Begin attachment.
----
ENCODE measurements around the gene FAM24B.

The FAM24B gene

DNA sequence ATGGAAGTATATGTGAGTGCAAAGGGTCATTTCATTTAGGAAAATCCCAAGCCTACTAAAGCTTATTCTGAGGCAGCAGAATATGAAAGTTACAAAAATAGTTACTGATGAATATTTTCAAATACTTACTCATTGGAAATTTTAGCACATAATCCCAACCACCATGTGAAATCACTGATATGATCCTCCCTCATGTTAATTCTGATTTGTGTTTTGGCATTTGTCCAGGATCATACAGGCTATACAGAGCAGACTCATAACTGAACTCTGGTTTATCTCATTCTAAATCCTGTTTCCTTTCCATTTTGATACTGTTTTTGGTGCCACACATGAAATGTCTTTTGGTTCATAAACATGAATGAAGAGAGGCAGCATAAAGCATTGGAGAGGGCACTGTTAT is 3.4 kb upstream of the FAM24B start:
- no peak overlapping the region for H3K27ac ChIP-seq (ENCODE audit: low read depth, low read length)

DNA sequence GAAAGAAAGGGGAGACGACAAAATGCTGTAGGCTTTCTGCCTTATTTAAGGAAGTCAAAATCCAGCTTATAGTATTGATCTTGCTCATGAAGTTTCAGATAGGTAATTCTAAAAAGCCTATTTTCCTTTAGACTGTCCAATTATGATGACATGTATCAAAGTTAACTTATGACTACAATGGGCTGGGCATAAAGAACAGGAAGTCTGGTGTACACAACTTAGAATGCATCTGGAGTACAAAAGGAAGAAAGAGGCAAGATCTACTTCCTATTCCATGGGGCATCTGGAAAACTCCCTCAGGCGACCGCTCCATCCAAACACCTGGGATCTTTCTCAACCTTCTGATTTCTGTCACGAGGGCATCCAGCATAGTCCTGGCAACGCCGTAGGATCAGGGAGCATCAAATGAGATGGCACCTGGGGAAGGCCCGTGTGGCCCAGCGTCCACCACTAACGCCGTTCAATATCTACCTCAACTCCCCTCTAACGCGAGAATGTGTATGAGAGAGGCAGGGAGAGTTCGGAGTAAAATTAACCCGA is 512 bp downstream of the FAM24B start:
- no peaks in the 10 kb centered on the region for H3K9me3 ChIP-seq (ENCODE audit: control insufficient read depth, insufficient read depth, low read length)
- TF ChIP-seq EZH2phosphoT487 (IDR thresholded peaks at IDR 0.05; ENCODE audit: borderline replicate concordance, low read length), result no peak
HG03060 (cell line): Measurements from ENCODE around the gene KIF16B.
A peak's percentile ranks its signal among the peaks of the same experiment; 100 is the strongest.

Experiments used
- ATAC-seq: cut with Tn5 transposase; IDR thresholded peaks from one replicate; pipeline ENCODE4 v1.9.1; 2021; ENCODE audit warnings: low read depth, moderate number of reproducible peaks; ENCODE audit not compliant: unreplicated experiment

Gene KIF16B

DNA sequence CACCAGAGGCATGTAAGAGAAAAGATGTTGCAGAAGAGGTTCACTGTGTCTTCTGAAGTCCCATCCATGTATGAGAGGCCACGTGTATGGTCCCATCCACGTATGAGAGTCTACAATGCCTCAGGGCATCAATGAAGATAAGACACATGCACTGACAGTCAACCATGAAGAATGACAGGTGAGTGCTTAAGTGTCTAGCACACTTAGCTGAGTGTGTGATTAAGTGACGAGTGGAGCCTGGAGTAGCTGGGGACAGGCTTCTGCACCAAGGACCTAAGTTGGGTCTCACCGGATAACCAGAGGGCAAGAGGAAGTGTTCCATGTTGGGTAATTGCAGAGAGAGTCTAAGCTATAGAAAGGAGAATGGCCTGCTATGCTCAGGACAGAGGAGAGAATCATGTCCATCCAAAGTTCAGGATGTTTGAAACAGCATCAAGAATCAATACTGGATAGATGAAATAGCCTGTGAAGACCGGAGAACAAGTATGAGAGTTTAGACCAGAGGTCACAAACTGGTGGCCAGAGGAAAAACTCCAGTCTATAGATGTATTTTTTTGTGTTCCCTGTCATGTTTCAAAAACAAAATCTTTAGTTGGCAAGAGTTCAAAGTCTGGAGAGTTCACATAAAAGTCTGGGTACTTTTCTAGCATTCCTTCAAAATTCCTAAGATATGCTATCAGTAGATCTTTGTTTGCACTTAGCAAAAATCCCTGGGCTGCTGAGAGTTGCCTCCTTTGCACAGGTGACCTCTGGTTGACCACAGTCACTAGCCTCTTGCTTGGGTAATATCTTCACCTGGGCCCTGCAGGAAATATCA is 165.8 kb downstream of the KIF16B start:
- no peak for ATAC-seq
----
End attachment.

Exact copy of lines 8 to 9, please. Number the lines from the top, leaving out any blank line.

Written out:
HG03060 (cell line): Measurements from ENCODE around the gene KIF16B.
A peak's percentile ranks its signal among the peaks of the same experiment; 100 is the strongest.